As people around the world hunkered down during the first few weeks of the COVID-19 pandemic in March of 2020 they were forced to find ways to fill their free time. Smartphone scrolling became an easy outlet for many. App companies scrambled to get as many people using their apps as soon as possible.
TikTok and its endless variety of short-form video content quickly took center stage. Although it existed well before the pandemic, decreased time outside the house and increased screen time created the perfect conditions for it to take off: TikTok was the most-downloaded app in 2021.
And while most restrictions have been lifted throughout the last two years, TikTok’s vice grip on people’s attention has not. Competing social media platforms continue updating their apps to mirror TikTok, attempting to draw users away.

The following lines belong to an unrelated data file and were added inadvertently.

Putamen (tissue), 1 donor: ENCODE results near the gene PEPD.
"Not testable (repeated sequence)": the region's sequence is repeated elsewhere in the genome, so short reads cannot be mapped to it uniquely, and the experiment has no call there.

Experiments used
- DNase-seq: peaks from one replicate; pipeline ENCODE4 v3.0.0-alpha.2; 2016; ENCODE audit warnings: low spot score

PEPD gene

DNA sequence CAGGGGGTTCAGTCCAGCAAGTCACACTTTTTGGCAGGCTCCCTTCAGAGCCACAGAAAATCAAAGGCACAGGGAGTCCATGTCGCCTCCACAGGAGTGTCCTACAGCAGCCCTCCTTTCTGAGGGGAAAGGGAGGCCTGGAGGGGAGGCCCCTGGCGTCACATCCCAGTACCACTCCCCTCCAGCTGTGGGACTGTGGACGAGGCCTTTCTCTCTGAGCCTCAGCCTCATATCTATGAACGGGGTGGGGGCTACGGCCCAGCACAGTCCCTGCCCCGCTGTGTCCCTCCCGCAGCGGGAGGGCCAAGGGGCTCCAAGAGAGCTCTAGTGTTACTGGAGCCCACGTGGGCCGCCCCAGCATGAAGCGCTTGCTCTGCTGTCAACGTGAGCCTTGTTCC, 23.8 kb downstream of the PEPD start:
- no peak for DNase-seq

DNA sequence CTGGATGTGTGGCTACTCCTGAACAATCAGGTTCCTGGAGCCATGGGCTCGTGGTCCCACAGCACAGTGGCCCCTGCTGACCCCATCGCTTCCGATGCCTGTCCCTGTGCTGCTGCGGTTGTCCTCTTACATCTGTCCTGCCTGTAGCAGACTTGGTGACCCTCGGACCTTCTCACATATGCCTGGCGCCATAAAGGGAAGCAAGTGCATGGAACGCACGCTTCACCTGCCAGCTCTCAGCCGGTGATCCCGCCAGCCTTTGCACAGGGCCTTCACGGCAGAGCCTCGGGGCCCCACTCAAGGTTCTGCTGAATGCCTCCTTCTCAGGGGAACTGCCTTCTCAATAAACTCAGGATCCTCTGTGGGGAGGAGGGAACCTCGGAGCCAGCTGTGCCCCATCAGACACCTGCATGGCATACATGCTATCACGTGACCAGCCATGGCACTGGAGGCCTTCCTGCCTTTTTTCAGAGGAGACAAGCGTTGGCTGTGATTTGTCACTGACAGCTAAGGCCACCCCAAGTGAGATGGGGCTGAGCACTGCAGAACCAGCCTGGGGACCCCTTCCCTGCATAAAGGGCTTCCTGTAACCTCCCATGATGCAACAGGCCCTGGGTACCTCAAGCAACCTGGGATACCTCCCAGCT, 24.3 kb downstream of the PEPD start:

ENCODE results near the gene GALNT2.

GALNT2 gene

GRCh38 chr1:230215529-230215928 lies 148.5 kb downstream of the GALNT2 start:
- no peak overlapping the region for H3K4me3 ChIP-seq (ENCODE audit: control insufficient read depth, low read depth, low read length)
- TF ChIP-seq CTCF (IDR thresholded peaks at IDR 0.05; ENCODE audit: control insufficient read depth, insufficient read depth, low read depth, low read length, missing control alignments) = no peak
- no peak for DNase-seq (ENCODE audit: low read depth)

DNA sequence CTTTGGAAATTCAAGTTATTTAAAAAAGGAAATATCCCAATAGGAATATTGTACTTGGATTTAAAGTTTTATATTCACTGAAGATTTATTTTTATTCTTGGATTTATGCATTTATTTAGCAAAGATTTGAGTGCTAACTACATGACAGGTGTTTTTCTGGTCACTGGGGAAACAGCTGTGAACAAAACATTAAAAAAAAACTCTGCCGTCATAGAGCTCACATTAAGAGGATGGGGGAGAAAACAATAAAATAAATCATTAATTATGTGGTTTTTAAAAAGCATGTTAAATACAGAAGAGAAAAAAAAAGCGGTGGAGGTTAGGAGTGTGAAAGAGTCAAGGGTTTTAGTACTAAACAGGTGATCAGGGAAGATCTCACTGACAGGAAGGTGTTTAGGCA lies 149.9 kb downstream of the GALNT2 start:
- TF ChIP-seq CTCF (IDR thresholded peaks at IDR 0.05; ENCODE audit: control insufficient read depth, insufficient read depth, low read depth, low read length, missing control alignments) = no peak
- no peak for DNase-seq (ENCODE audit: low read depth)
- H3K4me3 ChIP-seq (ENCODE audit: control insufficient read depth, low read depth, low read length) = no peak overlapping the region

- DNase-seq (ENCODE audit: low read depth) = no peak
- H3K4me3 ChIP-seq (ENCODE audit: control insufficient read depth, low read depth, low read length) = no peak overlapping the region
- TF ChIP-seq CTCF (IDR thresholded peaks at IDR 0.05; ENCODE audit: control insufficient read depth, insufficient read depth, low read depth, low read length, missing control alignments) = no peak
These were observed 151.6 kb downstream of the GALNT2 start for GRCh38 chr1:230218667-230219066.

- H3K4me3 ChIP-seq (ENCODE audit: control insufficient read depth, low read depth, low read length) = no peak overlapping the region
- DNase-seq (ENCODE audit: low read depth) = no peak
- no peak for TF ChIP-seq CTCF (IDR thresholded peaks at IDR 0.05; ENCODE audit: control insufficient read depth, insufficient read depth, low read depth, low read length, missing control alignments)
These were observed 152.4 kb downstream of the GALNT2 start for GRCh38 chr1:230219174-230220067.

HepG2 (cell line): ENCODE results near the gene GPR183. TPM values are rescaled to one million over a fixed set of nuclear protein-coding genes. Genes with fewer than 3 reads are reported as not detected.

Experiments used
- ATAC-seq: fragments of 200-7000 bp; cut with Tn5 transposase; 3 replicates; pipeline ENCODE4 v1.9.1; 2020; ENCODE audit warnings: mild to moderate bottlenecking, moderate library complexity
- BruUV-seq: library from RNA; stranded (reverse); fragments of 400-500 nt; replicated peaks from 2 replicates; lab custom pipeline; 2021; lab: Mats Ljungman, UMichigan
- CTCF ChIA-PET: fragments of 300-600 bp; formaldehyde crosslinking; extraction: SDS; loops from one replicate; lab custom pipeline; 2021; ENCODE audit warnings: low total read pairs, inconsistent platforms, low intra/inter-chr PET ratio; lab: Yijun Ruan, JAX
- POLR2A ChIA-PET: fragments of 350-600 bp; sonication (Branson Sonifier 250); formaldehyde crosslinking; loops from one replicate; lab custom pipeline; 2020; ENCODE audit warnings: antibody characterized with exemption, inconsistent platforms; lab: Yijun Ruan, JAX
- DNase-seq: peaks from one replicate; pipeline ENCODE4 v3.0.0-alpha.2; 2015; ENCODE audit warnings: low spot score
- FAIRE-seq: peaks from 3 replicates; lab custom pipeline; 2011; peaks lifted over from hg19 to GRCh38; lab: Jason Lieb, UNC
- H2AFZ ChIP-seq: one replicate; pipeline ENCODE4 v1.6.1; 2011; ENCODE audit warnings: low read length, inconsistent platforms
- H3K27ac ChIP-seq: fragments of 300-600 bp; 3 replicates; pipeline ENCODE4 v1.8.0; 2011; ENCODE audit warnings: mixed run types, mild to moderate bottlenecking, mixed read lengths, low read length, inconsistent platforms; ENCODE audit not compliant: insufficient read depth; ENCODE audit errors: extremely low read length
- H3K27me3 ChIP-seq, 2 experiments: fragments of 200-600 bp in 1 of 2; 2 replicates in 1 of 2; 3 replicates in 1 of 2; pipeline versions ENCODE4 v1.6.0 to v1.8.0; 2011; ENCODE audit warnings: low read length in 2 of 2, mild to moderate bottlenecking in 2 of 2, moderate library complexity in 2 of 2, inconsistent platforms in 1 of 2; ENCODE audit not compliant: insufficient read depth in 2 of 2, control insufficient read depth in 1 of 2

However, it’s hard to compete with stats like these:
- Three billion downloads worldwide
- 5 million active monthly users
- 8 million daily users in the United States
- 180% growth in early 2020 among users ages 15-25
The app’s widespread use by teens is especially alarming:
- U.S. teens spend an average of 87 minutes per day on TikTok
- 25% of users are ages 10-19
- 24% of users ages 15-25 use TikTok to create and consume video
If you’re the parent of a teenager with a smartphone, you likely have some idea of what TikTok is. If you’re like most parents, you’re probably somewhat concerned about their use of the app, too. And if your teen is like the average teenager in the U.S., they probably spend at least some portion of their day using TikTok.